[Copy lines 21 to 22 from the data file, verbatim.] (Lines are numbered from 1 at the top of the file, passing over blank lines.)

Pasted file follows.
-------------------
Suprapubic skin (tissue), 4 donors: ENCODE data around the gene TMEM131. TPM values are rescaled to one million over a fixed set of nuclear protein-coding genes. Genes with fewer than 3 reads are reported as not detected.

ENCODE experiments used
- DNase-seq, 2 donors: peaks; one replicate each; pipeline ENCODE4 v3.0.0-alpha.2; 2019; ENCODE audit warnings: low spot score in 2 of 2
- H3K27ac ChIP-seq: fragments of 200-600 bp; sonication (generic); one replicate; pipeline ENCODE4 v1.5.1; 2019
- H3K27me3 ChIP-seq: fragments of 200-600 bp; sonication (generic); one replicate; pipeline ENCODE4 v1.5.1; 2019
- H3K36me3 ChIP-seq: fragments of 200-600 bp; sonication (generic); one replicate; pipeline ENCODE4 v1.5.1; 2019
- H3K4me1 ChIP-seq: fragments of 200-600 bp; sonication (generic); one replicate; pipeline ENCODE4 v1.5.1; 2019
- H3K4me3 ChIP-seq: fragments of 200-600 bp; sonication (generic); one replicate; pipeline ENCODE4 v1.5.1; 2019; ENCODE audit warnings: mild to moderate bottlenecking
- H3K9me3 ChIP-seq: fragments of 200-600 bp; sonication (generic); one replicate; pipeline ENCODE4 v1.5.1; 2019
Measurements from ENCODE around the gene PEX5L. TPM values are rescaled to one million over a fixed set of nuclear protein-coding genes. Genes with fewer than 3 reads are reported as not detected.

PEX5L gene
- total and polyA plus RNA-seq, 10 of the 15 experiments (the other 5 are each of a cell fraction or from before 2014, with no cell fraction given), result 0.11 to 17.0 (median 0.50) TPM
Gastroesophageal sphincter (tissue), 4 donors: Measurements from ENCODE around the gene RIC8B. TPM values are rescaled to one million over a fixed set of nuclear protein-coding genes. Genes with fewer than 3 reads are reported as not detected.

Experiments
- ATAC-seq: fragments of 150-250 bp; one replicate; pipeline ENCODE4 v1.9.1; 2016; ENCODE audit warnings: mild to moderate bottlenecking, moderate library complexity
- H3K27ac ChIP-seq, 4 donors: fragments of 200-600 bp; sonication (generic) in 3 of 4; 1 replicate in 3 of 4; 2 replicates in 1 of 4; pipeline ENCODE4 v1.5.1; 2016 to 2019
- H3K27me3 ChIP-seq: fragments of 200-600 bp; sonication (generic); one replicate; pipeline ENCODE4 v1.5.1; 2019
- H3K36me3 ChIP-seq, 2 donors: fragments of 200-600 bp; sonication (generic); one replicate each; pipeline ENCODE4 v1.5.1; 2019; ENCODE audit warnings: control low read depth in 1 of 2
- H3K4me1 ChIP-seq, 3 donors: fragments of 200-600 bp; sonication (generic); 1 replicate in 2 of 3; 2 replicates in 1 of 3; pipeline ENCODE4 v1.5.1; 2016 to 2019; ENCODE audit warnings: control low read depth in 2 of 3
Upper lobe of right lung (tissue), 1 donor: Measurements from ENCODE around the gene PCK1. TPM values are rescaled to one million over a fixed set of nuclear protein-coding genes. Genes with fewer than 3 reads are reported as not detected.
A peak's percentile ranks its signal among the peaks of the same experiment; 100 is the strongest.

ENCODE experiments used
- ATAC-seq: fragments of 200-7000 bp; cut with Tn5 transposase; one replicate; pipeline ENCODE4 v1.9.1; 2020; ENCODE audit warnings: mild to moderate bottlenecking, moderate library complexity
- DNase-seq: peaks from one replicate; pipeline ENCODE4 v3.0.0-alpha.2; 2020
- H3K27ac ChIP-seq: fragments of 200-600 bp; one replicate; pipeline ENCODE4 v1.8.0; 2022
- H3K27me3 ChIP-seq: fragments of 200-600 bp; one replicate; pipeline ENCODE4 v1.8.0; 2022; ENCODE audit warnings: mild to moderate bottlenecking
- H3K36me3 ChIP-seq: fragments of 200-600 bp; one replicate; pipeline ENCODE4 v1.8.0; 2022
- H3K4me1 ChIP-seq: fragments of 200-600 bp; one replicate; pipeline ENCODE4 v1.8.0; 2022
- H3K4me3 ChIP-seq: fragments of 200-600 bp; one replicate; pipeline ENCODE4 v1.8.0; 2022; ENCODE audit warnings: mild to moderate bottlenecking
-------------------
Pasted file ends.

A peak's percentile ranks its signal among the peaks of the same experiment; 100 is the strongest.

ENCODE experiments used